I am finally ready to distribute a data summary report from the Survey of U.S. Framebuilders!
You can find the PDF report in a link at the bottom of this post.
The report–which includes a brief introduction/overview section–should speak for itself, so let me just say a few things that speak to the broader context:
Why did it take so long?
In a word: Covid-19. Online teaching and pandemic disruption took a lot of my time/energy across the second half of 2020. Then, when I sat down earlier this year (2021), I realized I needed to do more data cleaning. This got pretty involved, down to contacting a few builders who had filled out certain important questions (i.e. income, full/part-time status) in somewhat anomalous ways to clarify their responses. What is more, the actual construction and formatting of the tables took about 4 times as long as I thought it would!
The good news about the delay: this improved the data quality/validity, especially by eliminating the influence of a few outlier cases that had an outsize impact on a few of the more important variables.
I closed the survey on 1.20.2020, after having provided some preliminary analyses here on the blog and at a panel at the Philly Bike Expo, near the end of 2019. The survey thus captured a pre-Covid handbuilt bike trade, and I’m glad that it did! As anyone reading this knows, almost very dimension of the bike trade has been massively disrupted by the pandemic, with ripples or echoes of that disruption projected to last well into 2022. Unlike the “mass” enthusiast end of the market, the handmade trade does not seem to have been as negatively impacted by the disruptions as one might have initially feared…even if many builders are scrambling to find parts to complete builds, etc.
But, the basic point is this: take this data report as a snapshot of the the pre-Covid handbuilt trade.
What about my previous analyses published here on the blog?
Ignore them as they have been supplanted! This report speaks from the fully cleaned and verified data whereas previous posts here on the blog used data that were pretty clean but not the final product! Nothing has changed all that much, but–from here on out–please only refer to the analyses from the report!
While running these analyses for the report I also continued with more builder interviews during 2020/2021. With those in hand, I finally feel ready to put together a few definitive article-length analyses. These will be more academically-oriented articles, though they should nonetheless be interesting to the “general” public–well, to the extent that public is interested in the bike trade or the challenges of artisanal producers overall!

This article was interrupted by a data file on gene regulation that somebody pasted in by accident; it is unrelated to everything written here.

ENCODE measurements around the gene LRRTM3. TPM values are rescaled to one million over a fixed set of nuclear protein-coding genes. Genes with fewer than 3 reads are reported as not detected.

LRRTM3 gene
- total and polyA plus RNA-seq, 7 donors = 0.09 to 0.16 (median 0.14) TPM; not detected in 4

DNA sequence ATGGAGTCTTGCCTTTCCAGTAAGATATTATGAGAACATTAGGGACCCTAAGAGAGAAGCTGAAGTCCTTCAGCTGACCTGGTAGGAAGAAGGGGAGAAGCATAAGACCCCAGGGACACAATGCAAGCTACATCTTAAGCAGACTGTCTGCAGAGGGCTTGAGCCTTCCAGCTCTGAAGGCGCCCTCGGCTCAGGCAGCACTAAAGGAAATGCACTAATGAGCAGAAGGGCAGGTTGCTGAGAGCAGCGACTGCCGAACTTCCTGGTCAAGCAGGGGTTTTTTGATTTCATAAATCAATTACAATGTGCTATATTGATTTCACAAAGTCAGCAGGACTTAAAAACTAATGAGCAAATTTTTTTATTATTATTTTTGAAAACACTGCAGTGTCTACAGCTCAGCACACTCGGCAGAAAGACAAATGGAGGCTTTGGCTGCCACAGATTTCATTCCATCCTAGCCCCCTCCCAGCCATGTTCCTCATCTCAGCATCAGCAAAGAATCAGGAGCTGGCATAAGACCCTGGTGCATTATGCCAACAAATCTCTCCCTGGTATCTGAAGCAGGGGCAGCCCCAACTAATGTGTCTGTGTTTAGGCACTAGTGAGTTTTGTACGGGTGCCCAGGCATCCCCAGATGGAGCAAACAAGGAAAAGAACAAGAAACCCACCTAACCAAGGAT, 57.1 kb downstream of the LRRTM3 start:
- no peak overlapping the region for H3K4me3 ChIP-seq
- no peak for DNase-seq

Right now I’m outlining and drafting two papers:
- One paper looks at different ways in which framebuilders define what it means to be a “professional” in the absence of any real credentialing, industry organization, legal regulation, or even formalized training process apart from UBI and some other classes. I’ve spoken with many builders, at many different career stages and, frankly, at different levels of “success” in terms of building a sustainable and profitable business, about their notions of “professionalism” and how to draw that boundary, as well as those involved in various attempts to construct some type of “industry organization” in the past. Specifically, the paper will include an analysis of The Framebuilders’ Collective as well as the Oregon Bicycle Constructors Association and the ways in which these organizations dealt with the “professional” boundary in terms of who was allowed in, as well as what types of potential benefits these organizations envisioned as flowing to members, to other practitioners/builders and to the handbuilt segment as a whole. In this analysis, I think that findings about builder livelihood and work structure from the survey will be very helpful in contextualizing these different–and even competing–notions of what it means to be a professional builder.
- The second paper looks at the persistent/recurring appeal to expanding scale in the handbuilt bike trade….and with the evident limitations or challenges to “scaling up” that so many builders have encountered. There have been multiple “waves” of growing scale in the handbuilt trade, including–I would argue–one that followed the NAHBS renaissance . While the handbuilt bike trade has its own peculiarities and particularities, I would also assert that the question/challenge of scale is indeed a central one in many artisanal or craft domains/economies. This is a challenge conceptually, in terms of defining the product being made and whether something can remain “artisanal” through being fabricated in a more standardized and larger-scale process. But it’s also a challenge pragmatically, in terms of whether “scaling up” is actually a viable pathway to a better livelihood for most builders. Here again the survey data will be most helpful in situating builder livelihoods as well as actual production models and output levels being used by more successful (from a business standpoint) builders.
So, feel free to download, read and pass along the report–and I welcome any comments, feedback, further questions or whatever else on either the report itself or my ongoing work!